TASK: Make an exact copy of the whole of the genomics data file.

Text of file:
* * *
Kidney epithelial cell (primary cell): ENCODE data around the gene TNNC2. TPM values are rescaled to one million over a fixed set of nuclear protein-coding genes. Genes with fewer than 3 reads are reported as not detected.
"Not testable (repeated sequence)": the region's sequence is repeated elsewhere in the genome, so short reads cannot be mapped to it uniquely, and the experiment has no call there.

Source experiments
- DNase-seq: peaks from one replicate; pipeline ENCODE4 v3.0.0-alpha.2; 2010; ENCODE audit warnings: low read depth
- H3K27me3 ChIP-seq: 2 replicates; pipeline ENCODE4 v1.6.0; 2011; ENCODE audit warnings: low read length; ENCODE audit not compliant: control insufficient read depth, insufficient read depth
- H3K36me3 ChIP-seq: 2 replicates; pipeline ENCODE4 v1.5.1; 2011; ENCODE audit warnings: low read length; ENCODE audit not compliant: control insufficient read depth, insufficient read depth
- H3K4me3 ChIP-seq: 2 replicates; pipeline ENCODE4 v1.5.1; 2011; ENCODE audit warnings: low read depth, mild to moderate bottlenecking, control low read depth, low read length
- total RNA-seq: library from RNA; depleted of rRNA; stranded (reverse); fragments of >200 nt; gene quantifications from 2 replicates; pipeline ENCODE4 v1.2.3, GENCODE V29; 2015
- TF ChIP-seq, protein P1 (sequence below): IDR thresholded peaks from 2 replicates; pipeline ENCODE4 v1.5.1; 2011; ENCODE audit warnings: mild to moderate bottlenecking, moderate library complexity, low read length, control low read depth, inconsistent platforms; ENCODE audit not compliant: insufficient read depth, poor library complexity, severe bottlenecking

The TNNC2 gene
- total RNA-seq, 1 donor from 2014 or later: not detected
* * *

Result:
Kidney epithelial cell (primary cell): ENCODE data around the gene TNNC2. TPM values are rescaled to one million over a fixed set of nuclear protein-coding genes. Genes with fewer than 3 reads are reported as not detected.
"Not testable (repeated sequence)": the region's sequence is repeated elsewhere in the genome, so short reads cannot be mapped to it uniquely, and the experiment has no call there.

Source experiments
- DNase-seq: peaks from one replicate; pipeline ENCODE4 v3.0.0-alpha.2; 2010; ENCODE audit warnings: low read depth
- H3K27me3 ChIP-seq: 2 replicates; pipeline ENCODE4 v1.6.0; 2011; ENCODE audit warnings: low read length; ENCODE audit not compliant: control insufficient read depth, insufficient read depth
- H3K36me3 ChIP-seq: 2 replicates; pipeline ENCODE4 v1.5.1; 2011; ENCODE audit warnings: low read length; ENCODE audit not compliant: control insufficient read depth, insufficient read depth
- H3K4me3 ChIP-seq: 2 replicates; pipeline ENCODE4 v1.5.1; 2011; ENCODE audit warnings: low read depth, mild to moderate bottlenecking, control low read depth, low read length
- total RNA-seq: library from RNA; depleted of rRNA; stranded (reverse); fragments of >200 nt; gene quantifications from 2 replicates; pipeline ENCODE4 v1.2.3, GENCODE V29; 2015
- TF ChIP-seq, protein P1 (sequence below): IDR thresholded peaks from 2 replicates; pipeline ENCODE4 v1.5.1; 2011; ENCODE audit warnings: mild to moderate bottlenecking, moderate library complexity, low read length, control low read depth, inconsistent platforms; ENCODE audit not compliant: insufficient read depth, poor library complexity, severe bottlenecking

The TNNC2 gene
- total RNA-seq, 1 donor from 2014 or later: not detected